What was the most amazing statement in this week's ABC debate?
For my money it was anchor Charles Gibson's assertion that $200,000 is a middle class income. It is, in fact, within the top 4%.
The Census Bureau estimates the current median family income at $62,228. It varies by state. As high as $78,000 in New Jersey, as low as $46,000 in Arkansas. A median income means half of all families make more than that, half make less. It's a true, real-world average.
But I have no doubt that, to Gibson, his statement was right-on. Half the people he knows make more than $200,000, only half less. Which is precisely the problem.
If you make your living as a talking head, on network or cable TV, it's almost certain that you are, by most common definitions, wealthy. This is true for those so-called "newspaper" people you see on TV, not to mention nearly all the pundits and "strategists" who populate the political chat shows. (For the record, our family is doing just fine -- nowhere near $200,000, though.)
This is a very important point to understand when you're looking at today's media. If there is a class war -- and I would argue that there has been for many years -- everyone on the tube is on the rich side of that divide. Everyone, whether they're claiming to argue for conservatives or liberals.
This was not always the case. When I was a kid journalists were truly middle class, their incomes close to the median. Top editors were a bit above, reporters were always below. Our job was to identify with the middle class, and with those who had middle class aspirations. We could do that because that's where we lived -- in the middle.
No more. Now those paid to supposedly advocate on behalf of the middle class are themselves far above that station.
Something similar happened over the last few decades regarding athletes, the people we're expected to aspire to be when we're young. (To the left, Tom Friedman, very serious. Also very rich. Does that matter? In 2008, it does.)
All big-time athletes, like all big-time journalists, are rich now. Every single one of them, even the utility infielders and the basketball players at the end of the bench, or the weekend anchors. The political result of this change has been the creation of a political "jockocracy" -- journalists identifying entirely with those in their own class, using their good fortune to get those with less to agree with them.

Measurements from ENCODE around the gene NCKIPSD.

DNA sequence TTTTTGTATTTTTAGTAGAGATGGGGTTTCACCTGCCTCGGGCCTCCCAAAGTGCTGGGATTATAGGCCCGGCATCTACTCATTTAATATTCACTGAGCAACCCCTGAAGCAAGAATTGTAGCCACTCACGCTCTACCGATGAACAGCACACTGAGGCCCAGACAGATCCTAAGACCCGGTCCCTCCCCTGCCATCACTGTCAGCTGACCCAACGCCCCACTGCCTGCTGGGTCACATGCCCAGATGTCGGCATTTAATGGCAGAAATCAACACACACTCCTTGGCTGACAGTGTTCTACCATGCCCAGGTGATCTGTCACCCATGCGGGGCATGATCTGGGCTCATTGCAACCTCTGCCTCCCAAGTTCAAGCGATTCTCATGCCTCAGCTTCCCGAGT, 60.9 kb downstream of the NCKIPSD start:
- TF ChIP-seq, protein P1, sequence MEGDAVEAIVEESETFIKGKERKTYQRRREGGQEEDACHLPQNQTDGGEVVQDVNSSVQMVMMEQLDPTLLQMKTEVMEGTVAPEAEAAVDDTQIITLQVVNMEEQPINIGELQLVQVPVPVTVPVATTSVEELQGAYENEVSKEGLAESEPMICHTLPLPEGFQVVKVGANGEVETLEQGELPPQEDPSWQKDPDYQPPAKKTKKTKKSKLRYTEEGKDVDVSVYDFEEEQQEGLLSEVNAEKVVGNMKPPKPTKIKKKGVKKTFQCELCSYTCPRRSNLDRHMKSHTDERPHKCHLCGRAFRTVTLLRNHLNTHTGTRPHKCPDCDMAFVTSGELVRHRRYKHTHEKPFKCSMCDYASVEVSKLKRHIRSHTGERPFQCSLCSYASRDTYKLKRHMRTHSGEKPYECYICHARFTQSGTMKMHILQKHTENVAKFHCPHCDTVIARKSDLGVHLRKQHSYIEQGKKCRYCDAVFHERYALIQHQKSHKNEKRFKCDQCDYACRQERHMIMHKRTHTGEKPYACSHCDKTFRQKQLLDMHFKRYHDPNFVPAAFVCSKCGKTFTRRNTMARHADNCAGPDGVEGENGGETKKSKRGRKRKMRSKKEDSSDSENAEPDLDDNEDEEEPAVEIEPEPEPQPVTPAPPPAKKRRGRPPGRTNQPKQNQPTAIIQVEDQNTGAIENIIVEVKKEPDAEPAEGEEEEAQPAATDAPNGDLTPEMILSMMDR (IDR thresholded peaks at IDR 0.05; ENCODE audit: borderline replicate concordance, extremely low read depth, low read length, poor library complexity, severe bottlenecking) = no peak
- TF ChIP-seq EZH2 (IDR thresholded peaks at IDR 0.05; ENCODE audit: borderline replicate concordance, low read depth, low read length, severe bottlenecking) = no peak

Given the reality of our time -- an increasingly rigid class system in which each rung of the ladder is further-and-further away from the one below it -- this needs to be pointed out. Regularly. And this is the fact that will put those people on the defensive. They are not of the middle class. When they claim to speak for the middle class they lie.
They don't even know what the middle class is.
The response you'll get from the wealthy class will be instructive, so it's important you know it now.
First they will claim that the speaker has no right to say that because they're rich too. Barack Obama, for instance, has done really well with his books, and they will claim his wife Michelle got her latest job because of connections. This is called a distraction, an irrelevancy tossed out to change the terms of the debate from reality to myth.
Second they'll call you a class traitor. If you are above median income and dare speak about class warfare, as some musicians and movie stars do, you're a traitor to your class. You have no right to speak because you have money and should STFU. This is called a diversion, again aimed at changing the subject.
Finally, in exasperation, they will accuse you of engaging in class warfare. You'll be called a communist (as irrelevant as that may be in today's world). This is mere bullshit, claiming you're doing now what they are in fact doing right now, what they've been doing for years and years.
I do think there are some people, and sites, where the arguments of the right against those calling them on class warfare have more credibility. The Huffington Post, for instance, which is of, by and for celebrity, whose founder is herself a former GOP operative (and had her former husband been elected Governor probably would still be one today) is a very poor place to make this kind of argument.
But that's the beauty of this medium. The point, whatever it is, can start anywhere. The key is to spread the word, to use this medium as it was intended to be used, and not to depend on those above us on either the media or class totem pole to do so.
That's the key difference between this medium and those which came before. There is no barrier to entry in the Netroots, save your time, your talent, and your interest. Everyone can be heard, if only a little bit. The voice of the Internet medium is choral music. All our thoughts have value.
There is in Gibson's comment a startling bit of the French Revolution. His $200,000 comment is the "let them eat cake" of the 2008 campaign.